This month, a NetEase News documentary about migrant workers facing extremely low living standards was also removed from the Internet. Search results for the documentary “Working Like This for 30 Years” were also restricted on Weibo, a social networking site similar to X.

Since June, Weibo has banned the publication of dozens of accounts after, it says, “posting remarks disparaging the economy” or “distorting” or “defaming” China’s economic, financial and real estate policies.

Weibo warned its users in November not to be “maliciously pessimistic” about the economy or spread negative sentiments. Last month, the company said it hoped users would help “build confidence” in the development of the economy.

Other social media services are also moving to censor negative speech about the economy. Douyin, the Chinese version of TikTok, has specific rules prohibiting “malicious interpretation of real estate-related policies.”

Liu Jipeng, dean of the China University of Political Science and Law in Beijing, was banned from posting or adding new followers on Douyin and Weibo last month after saying in an interview that it was not a good time to invest money in stocks. He also wrote on Weibo, where he has more than 500,000 followers, that it was difficult for ordinary people to invest safely due to the large number of unethical institutions. His Douyin account, where he has more than 700,000 followers, states that the user “is unfollowed due to a violation of community guidelines.”

Banks and securities firms also face close scrutiny due to the content of their economic research. In June, the Shenzhen Securities Regulatory Bureau warned China Merchants Securities, a Shenzhen-based brokerage, had signaled a year earlier that domestic stocks would remain under pressure due to the economic situation.

In July, Goldman Sachs triggered a selloff in Chinese banking stocks after one of its research reports gave three major lenders a “sell” rating and warned that banks may struggle to keep their dividends in line. due to losses linked to local government debt. The Securities Times, a state-owned financial newspaper, responded, saying the report was based on a “misinterpretation of facts” and that “mistaking the fundamentals of Chinese banks is not advisable.”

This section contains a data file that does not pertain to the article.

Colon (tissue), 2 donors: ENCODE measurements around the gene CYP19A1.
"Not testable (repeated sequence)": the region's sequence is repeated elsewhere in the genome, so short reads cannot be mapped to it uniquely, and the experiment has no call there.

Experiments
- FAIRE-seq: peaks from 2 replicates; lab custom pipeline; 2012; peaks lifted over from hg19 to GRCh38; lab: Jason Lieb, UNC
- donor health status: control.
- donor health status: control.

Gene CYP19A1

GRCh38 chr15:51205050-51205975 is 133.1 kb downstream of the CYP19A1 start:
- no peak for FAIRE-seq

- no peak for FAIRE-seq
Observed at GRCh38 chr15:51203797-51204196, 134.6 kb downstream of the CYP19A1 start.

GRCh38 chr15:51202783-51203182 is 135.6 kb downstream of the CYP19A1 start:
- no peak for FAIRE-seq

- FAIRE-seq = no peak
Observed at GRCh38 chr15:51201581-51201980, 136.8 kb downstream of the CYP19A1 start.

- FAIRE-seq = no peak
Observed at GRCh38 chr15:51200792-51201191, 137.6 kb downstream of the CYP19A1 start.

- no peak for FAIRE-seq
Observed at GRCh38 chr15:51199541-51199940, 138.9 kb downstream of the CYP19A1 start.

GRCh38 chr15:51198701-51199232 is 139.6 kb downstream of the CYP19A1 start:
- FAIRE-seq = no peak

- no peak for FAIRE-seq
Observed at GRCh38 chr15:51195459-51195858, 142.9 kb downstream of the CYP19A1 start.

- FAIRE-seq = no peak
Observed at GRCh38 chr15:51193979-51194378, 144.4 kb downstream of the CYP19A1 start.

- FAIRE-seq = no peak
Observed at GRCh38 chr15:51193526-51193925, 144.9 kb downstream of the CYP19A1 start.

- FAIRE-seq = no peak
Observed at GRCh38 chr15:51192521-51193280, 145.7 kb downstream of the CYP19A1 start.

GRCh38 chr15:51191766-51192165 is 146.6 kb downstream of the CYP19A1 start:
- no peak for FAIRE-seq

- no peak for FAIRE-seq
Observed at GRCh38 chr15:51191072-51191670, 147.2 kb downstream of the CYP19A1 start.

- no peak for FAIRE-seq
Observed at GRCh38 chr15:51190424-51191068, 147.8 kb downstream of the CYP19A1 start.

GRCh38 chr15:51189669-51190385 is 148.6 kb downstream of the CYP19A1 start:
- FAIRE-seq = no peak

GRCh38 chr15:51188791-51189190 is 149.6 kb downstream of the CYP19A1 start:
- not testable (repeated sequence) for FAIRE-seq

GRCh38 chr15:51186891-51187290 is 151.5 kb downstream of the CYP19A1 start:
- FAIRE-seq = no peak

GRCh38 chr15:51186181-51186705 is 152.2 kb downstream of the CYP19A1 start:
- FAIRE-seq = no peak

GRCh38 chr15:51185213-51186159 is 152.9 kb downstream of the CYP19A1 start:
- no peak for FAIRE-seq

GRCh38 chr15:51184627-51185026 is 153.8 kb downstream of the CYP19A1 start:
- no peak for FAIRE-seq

An economist at a foreign securities firm said a Chinese government official recently asked the economist to be “more thoughtful” when writing research reports, particularly if the content can be constructed from negative way. The economist asked not to be identified for fear of reprisals.

Even once, acceptable comments have become problematic in light of China’s current economic challenges.

In a 2012 interview, a year before Mr. Xi came to power, Wu Jinglian, a famous Chinese economist, warned that the country was at an inflection point. He said China could move forward with a law-governed market economy, or it could be swayed by those seeking an alternative agenda involving heavy government involvement.

China’s societal problems, Wu said in the interview, “are fundamentally the result of incomplete economic reforms, significant delay in political reforms and intensified administrative power to suppress and interfere with activities.” legitimate private economic interests”.

The interview was republished last year to mark the 45th anniversary of China’s economic opening. The post was widely shared and characterized as a rebuke of Mr Xi’s economic policies – which have pushed for greater state control at the expense of market reforms – before being removed from WeChat.

But the pressure campaign has intensified so much that it is turning into critics those who usually defend Beijing’s policies. Hu Xijin, an influential commentator and former editor-in-chief of the Global Times, a Communist Party newspaper, wrote on Weibo that it was the job of influencers to “constructively help” the government identify problems, “rather than to actively cover them up and create problems.” a public opinion that is not real.